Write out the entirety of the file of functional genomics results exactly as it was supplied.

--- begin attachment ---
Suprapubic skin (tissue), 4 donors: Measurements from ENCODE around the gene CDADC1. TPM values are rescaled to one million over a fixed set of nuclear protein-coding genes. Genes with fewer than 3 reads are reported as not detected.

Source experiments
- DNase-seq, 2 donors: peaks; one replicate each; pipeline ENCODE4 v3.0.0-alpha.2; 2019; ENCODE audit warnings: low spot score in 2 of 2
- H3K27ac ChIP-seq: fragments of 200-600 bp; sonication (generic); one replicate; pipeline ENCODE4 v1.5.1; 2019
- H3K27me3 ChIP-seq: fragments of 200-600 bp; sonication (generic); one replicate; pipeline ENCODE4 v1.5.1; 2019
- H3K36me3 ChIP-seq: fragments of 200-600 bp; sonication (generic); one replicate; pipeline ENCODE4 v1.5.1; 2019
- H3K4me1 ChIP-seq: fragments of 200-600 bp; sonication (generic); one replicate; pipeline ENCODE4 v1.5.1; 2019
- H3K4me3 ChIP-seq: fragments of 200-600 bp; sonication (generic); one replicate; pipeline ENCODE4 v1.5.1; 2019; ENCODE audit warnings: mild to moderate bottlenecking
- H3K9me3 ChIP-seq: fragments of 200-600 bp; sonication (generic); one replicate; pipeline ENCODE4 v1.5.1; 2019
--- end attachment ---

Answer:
Suprapubic skin (tissue), 4 donors: Measurements from ENCODE around the gene CDADC1. TPM values are rescaled to one million over a fixed set of nuclear protein-coding genes. Genes with fewer than 3 reads are reported as not detected.

Source experiments
- DNase-seq, 2 donors: peaks; one replicate each; pipeline ENCODE4 v3.0.0-alpha.2; 2019; ENCODE audit warnings: low spot score in 2 of 2
- H3K27ac ChIP-seq: fragments of 200-600 bp; sonication (generic); one replicate; pipeline ENCODE4 v1.5.1; 2019
- H3K27me3 ChIP-seq: fragments of 200-600 bp; sonication (generic); one replicate; pipeline ENCODE4 v1.5.1; 2019
- H3K36me3 ChIP-seq: fragments of 200-600 bp; sonication (generic); one replicate; pipeline ENCODE4 v1.5.1; 2019
- H3K4me1 ChIP-seq: fragments of 200-600 bp; sonication (generic); one replicate; pipeline ENCODE4 v1.5.1; 2019
- H3K4me3 ChIP-seq: fragments of 200-600 bp; sonication (generic); one replicate; pipeline ENCODE4 v1.5.1; 2019; ENCODE audit warnings: mild to moderate bottlenecking
- H3K9me3 ChIP-seq: fragments of 200-600 bp; sonication (generic); one replicate; pipeline ENCODE4 v1.5.1; 2019